A bola-type surfactant was synthesized using a simple method, and a BSP fracturing fluid system was prepared using the bola surfactant and cationic guar gum. The fracturing fluid shows a change in viscosity based on pH response and viscosity self-repairing capability after shearing. Therefore, it can be seen that such an excellent fracturing fluid could be considered to be used for low permeability impairment fractures in the future. Meanwhile, based on a series of experiments, six conclusions could be drawn. (1) The viscosity of the BSP system is the highest at pH = 9–11, where the system is in the form of a gel network due to the electrostatic interactions between the two heads of the bola surfactant and the cationic guar gum, while when the pH is less than 7, it becomes a low-viscosity fluid. With a decrease in the pH, the electrostatic interactions weaken, causing the bola to self-assemble into supramolecular microspheres, attracting and wrapping the cationic guar gum chains. (2) The concentration of CG is the dominant factor affecting the viscosity of the BSP fracturing fluid. Bola acts as a bridging agent, and when the concentration ratio of CG to BS is 1[thin space (1/6-em)]:[thin space (1/6-em)]1, the viscosity increasing effect of the fracturing fluid is the best, when the reservoir pressure is lower than 45 MPa, BSP can be preferably composed of 0.5% BS + 0.5% CG or lower. (3) Rheological studies suggest that the viscosities of the BSP fracturing fluid show a sudden increase from 55 to 70 °C. (4) The investigated BSP systems are non-Newtonian fluids. Rheology and strain recovery measurements show that the BSP systems can be repaired and that the network structure cannot be destroyed by shearing at a shear rate of 170 s−1 and the shear stress equals 300% of the yield stress. (5) The BSP fracturing fluid shows good proppant suspension capability, and the maximum settling velocity of BSP (0.5% BS + 0.5% CG, 65 °C) with 30% of proppant was 0.0066 mm s−1 at 120 min. (6) The BSP fracturing fluid can reduce the damage to reservoir permeability compared with guar gum fracturing fluid. The damage rate of the BSP (0.5% BS + 0.5% CG) system is 23.3% and that of 0.5% CG fluid is 30.6%.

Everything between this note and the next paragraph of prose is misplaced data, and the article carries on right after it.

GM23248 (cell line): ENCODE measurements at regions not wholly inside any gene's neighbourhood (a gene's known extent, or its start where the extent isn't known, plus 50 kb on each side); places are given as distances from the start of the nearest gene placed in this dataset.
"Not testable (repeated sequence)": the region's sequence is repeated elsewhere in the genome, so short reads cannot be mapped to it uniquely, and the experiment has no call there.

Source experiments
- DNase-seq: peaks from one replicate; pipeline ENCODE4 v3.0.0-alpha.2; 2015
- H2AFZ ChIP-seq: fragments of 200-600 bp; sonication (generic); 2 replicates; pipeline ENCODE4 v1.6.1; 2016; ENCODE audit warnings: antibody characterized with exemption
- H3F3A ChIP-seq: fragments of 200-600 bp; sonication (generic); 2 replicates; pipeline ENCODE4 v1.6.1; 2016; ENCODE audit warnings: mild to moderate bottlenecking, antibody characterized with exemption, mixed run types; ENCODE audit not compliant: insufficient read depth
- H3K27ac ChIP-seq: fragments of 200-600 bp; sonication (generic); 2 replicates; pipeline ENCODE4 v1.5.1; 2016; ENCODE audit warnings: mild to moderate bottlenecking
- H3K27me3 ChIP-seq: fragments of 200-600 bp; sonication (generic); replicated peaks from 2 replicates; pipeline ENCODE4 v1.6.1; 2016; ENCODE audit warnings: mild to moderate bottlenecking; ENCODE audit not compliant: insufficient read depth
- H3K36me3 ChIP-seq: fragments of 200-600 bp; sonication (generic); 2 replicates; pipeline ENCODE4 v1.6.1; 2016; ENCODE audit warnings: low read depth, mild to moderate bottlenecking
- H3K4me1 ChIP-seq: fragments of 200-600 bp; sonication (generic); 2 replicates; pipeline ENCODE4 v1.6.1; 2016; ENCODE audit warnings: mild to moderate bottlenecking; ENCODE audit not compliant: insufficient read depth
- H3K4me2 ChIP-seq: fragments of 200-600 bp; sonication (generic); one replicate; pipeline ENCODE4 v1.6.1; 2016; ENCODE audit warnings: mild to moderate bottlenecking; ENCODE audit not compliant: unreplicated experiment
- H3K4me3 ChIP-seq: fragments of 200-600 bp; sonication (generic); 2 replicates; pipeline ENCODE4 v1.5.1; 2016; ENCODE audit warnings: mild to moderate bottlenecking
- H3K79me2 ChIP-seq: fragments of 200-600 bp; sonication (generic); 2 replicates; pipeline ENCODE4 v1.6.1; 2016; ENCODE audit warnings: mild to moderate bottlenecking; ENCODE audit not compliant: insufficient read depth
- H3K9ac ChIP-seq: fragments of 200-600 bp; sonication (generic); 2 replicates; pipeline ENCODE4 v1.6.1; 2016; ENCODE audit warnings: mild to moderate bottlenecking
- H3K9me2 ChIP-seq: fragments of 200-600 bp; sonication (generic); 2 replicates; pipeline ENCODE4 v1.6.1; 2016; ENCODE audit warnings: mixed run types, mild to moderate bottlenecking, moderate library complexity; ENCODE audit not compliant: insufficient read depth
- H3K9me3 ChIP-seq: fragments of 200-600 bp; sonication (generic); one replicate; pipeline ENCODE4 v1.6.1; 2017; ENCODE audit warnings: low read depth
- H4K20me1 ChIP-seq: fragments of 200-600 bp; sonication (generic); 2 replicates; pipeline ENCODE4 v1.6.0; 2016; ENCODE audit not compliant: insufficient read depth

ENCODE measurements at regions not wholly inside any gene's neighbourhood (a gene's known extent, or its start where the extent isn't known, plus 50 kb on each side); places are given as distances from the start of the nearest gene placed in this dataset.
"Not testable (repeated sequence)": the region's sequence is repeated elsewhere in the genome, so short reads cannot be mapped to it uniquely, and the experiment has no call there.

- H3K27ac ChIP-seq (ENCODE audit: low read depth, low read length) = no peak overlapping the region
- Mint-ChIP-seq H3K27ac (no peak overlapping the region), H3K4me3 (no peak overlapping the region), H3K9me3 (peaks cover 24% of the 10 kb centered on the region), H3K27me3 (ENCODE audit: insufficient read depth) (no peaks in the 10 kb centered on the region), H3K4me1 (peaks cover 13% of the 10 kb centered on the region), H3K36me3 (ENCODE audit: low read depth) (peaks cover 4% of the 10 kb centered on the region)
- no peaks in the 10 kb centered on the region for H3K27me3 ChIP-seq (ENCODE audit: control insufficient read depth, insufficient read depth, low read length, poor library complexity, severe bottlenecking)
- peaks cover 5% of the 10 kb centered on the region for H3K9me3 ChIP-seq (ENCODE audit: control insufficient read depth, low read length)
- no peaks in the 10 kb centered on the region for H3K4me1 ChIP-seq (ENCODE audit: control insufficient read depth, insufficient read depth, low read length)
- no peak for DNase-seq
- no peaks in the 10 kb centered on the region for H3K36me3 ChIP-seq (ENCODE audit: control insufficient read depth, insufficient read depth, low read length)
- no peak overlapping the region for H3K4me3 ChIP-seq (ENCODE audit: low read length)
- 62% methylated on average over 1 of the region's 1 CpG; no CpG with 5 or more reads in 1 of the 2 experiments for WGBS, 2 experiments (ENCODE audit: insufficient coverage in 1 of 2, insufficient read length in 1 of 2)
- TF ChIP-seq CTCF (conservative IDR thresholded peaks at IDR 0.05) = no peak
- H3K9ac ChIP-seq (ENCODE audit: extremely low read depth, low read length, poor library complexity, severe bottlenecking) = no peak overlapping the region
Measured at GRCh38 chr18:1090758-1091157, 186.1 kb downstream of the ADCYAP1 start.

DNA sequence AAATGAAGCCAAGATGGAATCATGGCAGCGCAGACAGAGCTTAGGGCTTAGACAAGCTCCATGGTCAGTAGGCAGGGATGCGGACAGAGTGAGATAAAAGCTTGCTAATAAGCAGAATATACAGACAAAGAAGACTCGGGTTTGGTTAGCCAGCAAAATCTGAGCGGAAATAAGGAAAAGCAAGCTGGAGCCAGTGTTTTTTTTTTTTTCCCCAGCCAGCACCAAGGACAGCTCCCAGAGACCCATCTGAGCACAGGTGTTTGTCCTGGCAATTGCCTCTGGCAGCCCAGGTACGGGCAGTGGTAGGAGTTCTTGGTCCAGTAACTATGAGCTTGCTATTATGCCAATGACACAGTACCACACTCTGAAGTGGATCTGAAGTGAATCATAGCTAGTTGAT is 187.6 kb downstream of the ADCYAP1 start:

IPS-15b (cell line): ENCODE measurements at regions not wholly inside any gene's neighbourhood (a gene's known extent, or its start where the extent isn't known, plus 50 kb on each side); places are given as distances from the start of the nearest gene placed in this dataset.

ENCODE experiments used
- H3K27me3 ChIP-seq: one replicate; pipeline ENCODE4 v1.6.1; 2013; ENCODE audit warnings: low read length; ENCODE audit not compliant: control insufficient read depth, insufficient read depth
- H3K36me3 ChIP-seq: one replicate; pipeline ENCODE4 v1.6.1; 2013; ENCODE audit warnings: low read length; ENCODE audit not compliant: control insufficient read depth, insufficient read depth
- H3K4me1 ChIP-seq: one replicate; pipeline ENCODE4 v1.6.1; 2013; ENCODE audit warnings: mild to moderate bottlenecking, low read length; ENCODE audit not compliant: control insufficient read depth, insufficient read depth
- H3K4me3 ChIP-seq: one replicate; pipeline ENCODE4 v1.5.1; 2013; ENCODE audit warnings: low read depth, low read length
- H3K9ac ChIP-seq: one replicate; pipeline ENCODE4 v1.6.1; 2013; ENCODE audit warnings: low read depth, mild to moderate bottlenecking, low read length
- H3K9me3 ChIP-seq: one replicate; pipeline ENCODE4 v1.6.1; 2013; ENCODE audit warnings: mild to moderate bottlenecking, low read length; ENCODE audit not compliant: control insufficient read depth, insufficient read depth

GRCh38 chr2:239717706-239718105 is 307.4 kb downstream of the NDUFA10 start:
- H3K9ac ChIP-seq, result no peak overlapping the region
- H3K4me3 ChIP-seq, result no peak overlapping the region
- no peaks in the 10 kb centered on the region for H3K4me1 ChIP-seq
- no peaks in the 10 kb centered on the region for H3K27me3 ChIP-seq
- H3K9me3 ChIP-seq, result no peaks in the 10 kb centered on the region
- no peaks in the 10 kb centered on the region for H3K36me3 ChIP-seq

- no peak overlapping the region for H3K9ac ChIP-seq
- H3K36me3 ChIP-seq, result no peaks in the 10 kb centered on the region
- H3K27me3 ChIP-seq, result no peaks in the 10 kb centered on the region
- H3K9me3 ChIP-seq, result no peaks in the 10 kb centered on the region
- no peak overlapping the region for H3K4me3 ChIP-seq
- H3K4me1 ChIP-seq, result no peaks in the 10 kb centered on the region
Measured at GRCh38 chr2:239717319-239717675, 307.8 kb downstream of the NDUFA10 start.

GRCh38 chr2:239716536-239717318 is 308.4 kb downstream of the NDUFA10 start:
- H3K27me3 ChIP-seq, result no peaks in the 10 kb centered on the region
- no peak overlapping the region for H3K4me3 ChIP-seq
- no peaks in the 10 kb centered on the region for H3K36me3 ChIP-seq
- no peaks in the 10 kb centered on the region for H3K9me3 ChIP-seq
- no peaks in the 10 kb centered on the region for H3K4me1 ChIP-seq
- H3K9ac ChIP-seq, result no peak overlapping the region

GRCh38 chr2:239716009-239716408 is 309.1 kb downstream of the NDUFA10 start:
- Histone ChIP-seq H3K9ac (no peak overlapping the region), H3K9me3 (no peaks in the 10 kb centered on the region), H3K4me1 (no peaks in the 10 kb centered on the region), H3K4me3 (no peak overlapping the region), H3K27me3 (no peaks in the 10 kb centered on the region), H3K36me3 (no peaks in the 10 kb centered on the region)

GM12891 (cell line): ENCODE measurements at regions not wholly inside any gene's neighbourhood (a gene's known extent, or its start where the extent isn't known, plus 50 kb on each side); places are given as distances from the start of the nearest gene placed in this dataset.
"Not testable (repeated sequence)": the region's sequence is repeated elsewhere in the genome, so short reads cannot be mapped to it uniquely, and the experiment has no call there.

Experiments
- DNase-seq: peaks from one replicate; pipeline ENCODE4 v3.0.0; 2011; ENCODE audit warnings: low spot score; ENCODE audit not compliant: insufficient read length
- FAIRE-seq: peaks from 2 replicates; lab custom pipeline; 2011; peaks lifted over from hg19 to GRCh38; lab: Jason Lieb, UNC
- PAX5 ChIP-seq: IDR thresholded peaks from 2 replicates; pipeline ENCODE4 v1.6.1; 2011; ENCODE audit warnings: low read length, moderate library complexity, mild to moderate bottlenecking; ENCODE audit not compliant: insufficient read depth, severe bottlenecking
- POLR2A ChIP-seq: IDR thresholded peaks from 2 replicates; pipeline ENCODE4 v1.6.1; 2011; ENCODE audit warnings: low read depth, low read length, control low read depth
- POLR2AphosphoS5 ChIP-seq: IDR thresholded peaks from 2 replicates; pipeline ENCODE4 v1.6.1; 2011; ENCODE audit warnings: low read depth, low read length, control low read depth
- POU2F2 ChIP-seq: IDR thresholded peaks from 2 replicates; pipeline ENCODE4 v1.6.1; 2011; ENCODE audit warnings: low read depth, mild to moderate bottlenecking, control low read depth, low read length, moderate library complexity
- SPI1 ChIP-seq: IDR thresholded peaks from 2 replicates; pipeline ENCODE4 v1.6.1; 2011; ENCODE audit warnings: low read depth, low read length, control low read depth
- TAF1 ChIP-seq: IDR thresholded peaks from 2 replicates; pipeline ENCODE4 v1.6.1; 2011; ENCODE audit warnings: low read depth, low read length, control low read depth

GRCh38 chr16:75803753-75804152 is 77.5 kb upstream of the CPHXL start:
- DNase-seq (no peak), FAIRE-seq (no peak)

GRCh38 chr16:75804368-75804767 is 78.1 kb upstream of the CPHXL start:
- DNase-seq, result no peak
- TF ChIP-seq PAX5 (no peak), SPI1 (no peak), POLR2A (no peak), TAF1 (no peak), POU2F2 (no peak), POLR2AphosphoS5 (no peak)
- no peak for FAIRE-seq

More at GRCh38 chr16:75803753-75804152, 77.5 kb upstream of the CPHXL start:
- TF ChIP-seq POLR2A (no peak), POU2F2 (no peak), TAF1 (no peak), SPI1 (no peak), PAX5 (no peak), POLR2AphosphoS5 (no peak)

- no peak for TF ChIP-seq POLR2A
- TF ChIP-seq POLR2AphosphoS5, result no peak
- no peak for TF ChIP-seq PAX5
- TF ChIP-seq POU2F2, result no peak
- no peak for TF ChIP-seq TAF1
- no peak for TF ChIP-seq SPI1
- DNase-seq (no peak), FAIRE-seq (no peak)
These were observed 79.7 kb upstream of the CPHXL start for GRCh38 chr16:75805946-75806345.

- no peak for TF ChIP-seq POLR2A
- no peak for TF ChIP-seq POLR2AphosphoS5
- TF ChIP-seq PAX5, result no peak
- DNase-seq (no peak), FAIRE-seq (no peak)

Conflicts of interest

There are no conflicts to declare.

Acknowledgements

This work was supported by the Open Fund (2016ZX05058-003) for high efficiency oil production engineering and supporting technology demonstration in the Bohai Oilfield.